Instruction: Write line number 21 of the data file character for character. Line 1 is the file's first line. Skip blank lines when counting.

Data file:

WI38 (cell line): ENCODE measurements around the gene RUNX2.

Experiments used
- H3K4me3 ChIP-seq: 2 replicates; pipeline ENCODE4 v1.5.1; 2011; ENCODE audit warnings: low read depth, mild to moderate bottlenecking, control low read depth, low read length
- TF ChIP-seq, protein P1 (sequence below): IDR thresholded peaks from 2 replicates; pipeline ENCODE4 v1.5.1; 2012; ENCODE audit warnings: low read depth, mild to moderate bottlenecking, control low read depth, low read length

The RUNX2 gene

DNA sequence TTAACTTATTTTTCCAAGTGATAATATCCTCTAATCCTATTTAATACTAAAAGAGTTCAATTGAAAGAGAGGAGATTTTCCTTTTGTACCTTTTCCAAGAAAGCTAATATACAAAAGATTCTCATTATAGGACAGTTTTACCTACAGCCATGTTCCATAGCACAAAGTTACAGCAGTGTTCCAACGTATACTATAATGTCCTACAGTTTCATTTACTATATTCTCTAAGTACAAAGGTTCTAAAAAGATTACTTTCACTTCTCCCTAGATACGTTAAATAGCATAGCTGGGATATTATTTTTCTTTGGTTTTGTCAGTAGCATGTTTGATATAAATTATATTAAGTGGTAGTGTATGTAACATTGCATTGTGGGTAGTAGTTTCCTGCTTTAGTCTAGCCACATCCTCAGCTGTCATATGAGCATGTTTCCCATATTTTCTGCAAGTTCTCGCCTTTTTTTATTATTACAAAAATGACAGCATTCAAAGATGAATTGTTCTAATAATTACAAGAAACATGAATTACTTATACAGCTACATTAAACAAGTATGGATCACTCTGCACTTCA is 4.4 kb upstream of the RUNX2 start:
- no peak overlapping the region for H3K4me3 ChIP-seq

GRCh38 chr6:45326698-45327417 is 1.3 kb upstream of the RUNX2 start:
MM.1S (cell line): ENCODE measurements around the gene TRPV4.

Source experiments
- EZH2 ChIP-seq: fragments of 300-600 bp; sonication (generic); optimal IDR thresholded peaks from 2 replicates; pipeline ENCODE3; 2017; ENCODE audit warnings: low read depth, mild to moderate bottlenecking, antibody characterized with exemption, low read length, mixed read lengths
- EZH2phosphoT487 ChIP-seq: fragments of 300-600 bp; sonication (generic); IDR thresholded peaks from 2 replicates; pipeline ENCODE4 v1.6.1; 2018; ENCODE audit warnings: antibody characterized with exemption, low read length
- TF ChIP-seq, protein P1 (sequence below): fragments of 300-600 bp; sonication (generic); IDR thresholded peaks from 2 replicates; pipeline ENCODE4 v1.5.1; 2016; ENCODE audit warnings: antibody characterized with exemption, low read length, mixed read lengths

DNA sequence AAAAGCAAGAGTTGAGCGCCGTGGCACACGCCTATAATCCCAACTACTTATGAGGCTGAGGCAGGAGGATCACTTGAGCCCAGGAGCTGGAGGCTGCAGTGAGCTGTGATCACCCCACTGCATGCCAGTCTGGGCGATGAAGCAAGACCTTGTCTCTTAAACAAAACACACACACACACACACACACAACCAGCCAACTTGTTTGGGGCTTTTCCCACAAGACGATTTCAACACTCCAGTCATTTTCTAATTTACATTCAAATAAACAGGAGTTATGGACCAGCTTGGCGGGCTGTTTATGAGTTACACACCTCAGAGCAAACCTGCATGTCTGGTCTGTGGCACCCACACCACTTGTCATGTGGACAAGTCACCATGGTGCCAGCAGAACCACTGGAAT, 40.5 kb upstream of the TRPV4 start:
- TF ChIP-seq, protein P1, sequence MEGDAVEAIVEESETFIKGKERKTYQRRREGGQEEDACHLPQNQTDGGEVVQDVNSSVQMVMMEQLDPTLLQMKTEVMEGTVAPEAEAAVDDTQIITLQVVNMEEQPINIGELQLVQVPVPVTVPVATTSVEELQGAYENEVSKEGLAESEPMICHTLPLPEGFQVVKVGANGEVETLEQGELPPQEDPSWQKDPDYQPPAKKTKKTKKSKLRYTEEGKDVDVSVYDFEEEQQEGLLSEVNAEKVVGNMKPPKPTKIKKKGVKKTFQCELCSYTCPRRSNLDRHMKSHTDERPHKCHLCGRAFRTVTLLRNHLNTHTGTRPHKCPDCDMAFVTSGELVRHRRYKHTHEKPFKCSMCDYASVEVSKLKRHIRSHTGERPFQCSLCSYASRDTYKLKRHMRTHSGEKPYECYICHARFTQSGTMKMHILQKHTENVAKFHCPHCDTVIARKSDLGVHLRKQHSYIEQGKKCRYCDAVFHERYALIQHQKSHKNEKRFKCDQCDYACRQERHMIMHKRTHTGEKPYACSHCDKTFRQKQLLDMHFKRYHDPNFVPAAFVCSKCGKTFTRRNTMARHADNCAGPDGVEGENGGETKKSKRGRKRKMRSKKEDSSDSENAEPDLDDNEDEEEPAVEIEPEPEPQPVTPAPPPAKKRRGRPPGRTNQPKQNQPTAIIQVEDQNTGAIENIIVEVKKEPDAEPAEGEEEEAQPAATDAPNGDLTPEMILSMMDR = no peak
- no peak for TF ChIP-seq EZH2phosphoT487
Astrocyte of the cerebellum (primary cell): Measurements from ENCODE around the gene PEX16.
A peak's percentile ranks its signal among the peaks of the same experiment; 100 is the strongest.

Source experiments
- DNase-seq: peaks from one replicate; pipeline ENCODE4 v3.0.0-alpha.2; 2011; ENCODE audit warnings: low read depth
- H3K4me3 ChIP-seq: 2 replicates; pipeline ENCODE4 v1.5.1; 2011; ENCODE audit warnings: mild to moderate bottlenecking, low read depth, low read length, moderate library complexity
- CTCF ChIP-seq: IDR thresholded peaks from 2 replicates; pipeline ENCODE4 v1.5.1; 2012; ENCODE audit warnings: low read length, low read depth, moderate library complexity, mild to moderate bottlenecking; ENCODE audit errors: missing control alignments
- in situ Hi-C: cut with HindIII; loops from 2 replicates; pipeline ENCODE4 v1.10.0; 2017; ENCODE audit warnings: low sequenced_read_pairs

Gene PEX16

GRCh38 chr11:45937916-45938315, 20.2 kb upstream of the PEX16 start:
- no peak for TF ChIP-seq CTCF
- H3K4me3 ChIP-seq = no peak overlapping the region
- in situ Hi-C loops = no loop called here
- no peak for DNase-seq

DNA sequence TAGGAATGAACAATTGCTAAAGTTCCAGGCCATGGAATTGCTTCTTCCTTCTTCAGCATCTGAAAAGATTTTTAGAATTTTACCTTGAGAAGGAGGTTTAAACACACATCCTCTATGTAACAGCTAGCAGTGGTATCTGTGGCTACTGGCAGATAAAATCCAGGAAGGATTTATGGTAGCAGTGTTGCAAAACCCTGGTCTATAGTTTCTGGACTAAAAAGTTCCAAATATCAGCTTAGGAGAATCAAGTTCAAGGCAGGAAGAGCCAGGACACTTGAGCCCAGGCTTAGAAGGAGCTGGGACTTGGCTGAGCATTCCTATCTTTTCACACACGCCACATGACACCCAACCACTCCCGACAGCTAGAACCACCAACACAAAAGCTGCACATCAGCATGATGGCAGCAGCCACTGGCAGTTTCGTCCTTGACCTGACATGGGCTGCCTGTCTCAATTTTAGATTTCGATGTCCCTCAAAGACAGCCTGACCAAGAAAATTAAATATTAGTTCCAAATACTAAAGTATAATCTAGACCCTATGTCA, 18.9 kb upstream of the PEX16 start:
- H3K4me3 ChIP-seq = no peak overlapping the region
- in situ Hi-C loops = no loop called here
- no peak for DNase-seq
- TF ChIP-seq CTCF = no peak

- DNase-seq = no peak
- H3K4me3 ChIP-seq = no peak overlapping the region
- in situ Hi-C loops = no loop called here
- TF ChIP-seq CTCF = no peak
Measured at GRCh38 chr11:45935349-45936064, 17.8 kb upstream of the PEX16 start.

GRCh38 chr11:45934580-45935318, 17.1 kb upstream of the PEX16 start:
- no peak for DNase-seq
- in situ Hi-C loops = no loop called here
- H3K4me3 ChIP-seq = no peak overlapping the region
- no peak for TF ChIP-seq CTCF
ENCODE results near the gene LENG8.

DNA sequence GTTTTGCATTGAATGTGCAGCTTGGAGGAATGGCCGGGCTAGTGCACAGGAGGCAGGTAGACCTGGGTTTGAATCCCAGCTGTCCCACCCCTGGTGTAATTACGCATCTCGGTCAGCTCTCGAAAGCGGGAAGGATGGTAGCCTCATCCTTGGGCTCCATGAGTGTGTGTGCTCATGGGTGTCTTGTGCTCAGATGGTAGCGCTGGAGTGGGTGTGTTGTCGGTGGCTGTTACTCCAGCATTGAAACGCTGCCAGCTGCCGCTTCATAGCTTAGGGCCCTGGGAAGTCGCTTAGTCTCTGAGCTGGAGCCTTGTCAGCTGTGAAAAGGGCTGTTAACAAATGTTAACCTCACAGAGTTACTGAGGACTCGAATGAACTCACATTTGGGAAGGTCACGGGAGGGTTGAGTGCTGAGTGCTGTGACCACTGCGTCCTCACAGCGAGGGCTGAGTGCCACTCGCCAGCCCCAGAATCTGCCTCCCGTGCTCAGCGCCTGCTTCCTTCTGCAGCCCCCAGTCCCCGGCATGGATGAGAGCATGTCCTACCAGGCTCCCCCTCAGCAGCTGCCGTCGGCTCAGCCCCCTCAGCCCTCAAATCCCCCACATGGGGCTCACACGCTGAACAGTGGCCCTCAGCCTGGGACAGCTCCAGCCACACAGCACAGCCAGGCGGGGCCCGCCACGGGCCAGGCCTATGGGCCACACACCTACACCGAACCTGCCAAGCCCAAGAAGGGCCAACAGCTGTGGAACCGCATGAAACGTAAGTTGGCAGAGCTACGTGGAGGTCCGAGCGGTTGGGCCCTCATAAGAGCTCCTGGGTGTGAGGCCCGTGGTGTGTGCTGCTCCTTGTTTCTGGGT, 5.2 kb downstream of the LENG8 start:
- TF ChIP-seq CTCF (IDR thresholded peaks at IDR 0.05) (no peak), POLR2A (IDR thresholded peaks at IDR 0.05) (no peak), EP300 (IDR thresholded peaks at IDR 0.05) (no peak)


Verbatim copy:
- H3K4me3 ChIP-seq: 2 replicates; pipeline ENCODE4 v1.5.1; 2011; ENCODE audit warnings: mild to moderate bottlenecking, low read depth, low read length, moderate library complexity